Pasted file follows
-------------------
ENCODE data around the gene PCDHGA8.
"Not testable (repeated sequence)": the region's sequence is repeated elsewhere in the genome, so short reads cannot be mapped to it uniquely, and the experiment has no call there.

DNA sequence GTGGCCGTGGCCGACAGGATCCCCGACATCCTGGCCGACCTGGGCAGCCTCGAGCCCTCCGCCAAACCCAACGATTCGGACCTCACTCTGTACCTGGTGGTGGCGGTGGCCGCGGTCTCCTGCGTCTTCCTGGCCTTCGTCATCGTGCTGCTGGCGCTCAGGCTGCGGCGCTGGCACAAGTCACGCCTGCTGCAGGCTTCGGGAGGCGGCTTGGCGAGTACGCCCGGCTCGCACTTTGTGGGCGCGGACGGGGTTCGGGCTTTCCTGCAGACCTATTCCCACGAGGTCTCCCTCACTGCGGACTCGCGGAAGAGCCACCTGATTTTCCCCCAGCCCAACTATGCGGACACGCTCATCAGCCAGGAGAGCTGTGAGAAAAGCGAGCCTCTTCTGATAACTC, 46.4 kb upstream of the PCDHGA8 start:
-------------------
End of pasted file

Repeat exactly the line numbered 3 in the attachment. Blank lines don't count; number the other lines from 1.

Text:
DNA sequence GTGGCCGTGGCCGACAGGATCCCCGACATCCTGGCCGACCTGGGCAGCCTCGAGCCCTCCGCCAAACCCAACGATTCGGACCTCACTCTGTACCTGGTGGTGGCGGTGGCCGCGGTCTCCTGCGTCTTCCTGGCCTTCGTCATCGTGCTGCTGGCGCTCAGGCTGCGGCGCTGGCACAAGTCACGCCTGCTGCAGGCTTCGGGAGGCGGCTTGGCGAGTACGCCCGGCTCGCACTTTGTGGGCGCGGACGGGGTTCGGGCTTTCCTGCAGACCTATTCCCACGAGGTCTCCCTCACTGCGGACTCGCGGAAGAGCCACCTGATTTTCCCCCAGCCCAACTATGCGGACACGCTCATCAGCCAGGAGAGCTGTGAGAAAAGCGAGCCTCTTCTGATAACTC, 46.4 kb upstream of the PCDHGA8 start: